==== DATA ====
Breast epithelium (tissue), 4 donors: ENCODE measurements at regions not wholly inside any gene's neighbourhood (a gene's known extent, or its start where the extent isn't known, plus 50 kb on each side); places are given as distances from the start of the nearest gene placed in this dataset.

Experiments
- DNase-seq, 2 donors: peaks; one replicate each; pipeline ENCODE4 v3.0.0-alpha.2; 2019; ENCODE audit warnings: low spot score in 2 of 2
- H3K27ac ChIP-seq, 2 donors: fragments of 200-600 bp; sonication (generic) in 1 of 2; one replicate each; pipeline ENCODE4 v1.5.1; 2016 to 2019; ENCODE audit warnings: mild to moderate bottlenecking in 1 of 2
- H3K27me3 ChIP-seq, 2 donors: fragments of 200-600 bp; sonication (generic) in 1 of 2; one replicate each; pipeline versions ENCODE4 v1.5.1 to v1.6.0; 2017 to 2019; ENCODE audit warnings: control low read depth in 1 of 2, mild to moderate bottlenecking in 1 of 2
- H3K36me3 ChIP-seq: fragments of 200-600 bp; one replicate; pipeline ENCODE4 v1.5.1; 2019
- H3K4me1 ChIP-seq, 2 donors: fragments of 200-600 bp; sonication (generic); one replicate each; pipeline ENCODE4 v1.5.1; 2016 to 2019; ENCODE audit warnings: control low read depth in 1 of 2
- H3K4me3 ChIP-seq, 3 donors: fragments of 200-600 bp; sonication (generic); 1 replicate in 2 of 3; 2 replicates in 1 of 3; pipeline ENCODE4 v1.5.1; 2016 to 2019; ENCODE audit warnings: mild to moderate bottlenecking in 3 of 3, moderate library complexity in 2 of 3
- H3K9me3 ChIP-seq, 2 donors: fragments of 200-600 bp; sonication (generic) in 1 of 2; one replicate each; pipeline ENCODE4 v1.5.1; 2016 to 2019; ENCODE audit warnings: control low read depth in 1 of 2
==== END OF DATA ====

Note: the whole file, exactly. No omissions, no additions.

Breast epithelium (tissue), 4 donors: ENCODE measurements at regions not wholly inside any gene's neighbourhood (a gene's known extent, or its start where the extent isn't known, plus 50 kb on each side); places are given as distances from the start of the nearest gene placed in this dataset.

Experiments
- DNase-seq, 2 donors: peaks; one replicate each; pipeline ENCODE4 v3.0.0-alpha.2; 2019; ENCODE audit warnings: low spot score in 2 of 2
- H3K27ac ChIP-seq, 2 donors: fragments of 200-600 bp; sonication (generic) in 1 of 2; one replicate each; pipeline ENCODE4 v1.5.1; 2016 to 2019; ENCODE audit warnings: mild to moderate bottlenecking in 1 of 2
- H3K27me3 ChIP-seq, 2 donors: fragments of 200-600 bp; sonication (generic) in 1 of 2; one replicate each; pipeline versions ENCODE4 v1.5.1 to v1.6.0; 2017 to 2019; ENCODE audit warnings: control low read depth in 1 of 2, mild to moderate bottlenecking in 1 of 2
- H3K36me3 ChIP-seq: fragments of 200-600 bp; one replicate; pipeline ENCODE4 v1.5.1; 2019
- H3K4me1 ChIP-seq, 2 donors: fragments of 200-600 bp; sonication (generic); one replicate each; pipeline ENCODE4 v1.5.1; 2016 to 2019; ENCODE audit warnings: control low read depth in 1 of 2
- H3K4me3 ChIP-seq, 3 donors: fragments of 200-600 bp; sonication (generic); 1 replicate in 2 of 3; 2 replicates in 1 of 3; pipeline ENCODE4 v1.5.1; 2016 to 2019; ENCODE audit warnings: mild to moderate bottlenecking in 3 of 3, moderate library complexity in 2 of 3
- H3K9me3 ChIP-seq, 2 donors: fragments of 200-600 bp; sonication (generic) in 1 of 2; one replicate each; pipeline ENCODE4 v1.5.1; 2016 to 2019; ENCODE audit warnings: control low read depth in 1 of 2